Updated images from a week later, after the Zagreb Snow Queen slalom races were over, the downown temporary ski slope was used as part of the celebrations for the 6th edition of the FIS World Snow Day campaign on January 15th. Ivica Kostelić and Filip Zubčić gave free ski lessons as part of the event which promotes the tradition and sport of skiing and for children to experience and enjoy the snow and skiing.

Mirko 'Cro Cop' Filipović Wins Rizin World Grand Prix in Japan, Announces Final Retirement 24 Hours Later

Mirko 'Cro Cop' Filipović on a 7 fight win streak officially announced his retirement after victory at the Rizin World Grand Prix in Japan.

Mirko Filipović  recently wrote history with two knockouts and one technical knockout in 3 nights to win the Rizin World Grand Prix in Japan. On New Year's Eve, Mirko Cro Cop was victorious which advanced him into the finals of the Rizin Grand Prix just a few hours later.

The consecutive 4 victories to become the Rizin Grand Prix Champion came 10 years after winning the 2006 Pride World Open-Weight Grand Prix which also took place in Japan. When he first announced his decision to take part at the Rizin MMA event earlier this year, many sports journalists didn't think he would get past the first bout and probably shouldn't even be competing at the Rizin Grand Prix.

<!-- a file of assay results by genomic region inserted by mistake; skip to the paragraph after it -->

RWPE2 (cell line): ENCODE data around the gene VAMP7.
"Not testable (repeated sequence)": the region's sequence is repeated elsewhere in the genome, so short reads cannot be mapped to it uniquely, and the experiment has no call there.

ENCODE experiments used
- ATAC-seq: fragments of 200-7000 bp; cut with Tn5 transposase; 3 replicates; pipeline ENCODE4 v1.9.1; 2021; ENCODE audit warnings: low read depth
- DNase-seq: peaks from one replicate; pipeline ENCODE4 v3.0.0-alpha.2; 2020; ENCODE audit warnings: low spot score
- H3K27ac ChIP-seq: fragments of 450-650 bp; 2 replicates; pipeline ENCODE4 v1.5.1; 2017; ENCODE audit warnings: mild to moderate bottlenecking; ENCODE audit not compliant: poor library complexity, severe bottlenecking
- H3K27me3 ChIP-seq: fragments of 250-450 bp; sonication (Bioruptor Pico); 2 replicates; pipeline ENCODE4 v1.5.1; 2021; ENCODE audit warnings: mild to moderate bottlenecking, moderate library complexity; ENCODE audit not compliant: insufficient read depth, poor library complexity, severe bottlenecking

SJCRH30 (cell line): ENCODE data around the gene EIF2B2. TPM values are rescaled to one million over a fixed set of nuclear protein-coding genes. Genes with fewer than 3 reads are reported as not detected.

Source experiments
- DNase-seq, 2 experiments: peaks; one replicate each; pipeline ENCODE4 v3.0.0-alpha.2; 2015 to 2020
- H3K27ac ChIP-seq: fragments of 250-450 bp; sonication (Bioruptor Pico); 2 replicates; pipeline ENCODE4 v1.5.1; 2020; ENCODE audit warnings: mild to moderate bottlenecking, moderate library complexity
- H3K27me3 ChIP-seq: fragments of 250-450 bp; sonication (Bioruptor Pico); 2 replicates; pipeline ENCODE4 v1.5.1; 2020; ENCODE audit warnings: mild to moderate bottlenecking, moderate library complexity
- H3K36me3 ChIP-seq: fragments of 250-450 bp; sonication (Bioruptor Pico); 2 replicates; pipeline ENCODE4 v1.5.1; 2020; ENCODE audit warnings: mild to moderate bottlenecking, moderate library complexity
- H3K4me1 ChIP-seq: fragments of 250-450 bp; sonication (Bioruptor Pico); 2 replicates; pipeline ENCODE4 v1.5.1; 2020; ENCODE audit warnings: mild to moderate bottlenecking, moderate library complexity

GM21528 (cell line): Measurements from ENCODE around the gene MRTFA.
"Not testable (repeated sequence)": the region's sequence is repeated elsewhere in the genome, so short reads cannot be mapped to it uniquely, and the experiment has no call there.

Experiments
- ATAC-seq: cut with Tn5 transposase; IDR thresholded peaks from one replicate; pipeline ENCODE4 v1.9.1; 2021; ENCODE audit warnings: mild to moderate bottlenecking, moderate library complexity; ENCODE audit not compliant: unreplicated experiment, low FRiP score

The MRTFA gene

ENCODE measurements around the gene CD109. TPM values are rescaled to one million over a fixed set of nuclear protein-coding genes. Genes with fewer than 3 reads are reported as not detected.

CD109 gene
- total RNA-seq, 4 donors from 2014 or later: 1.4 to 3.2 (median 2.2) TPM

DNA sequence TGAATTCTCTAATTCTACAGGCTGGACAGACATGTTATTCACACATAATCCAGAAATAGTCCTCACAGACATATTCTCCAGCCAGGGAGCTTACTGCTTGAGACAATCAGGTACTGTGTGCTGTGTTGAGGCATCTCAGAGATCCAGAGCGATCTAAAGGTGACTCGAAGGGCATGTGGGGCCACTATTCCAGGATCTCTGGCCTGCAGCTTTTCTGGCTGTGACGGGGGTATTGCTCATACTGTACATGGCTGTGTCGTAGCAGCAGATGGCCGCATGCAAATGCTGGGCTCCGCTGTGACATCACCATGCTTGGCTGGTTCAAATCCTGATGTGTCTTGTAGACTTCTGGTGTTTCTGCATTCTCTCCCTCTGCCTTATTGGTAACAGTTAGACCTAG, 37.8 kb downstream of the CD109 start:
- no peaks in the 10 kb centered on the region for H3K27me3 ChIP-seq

Mirko 'Cro Cop' Filipović shortly afterwards also finally called an end to his amazing career, just days after winning. Within 24 hours after arriving back in Croatia late night from Japan, he claimed that the Rizin Grand Prix title will be his last and is bowing out of the sport on a high note. Since coming back from retirement in 2015 he will finish on a 7 bout win streak.

“That was definitely my last tournament. I have health problems and this is definitely the end of my career”, Cro Cop said in an interview with Nova TV that night.

(His nickname "Cro Cop" for those unfamiliar, comes from his 6 year membership in the Lučko Anti-Terrorist Unit which is Croatia's elite Police Special Forces tactical unit)

Getty Images/Guliver Image

Filipović announced his retirement once before in 2015, but said there would be no coming back this time. “I know I have announced my retirement before, but this is definitely it”, he said. Cro Cop says that he will however stay involved in sport and has already some offers from abroad. Filipović will go down as one of the greatest heavyweights in kickboxing and mixed martial arts in history.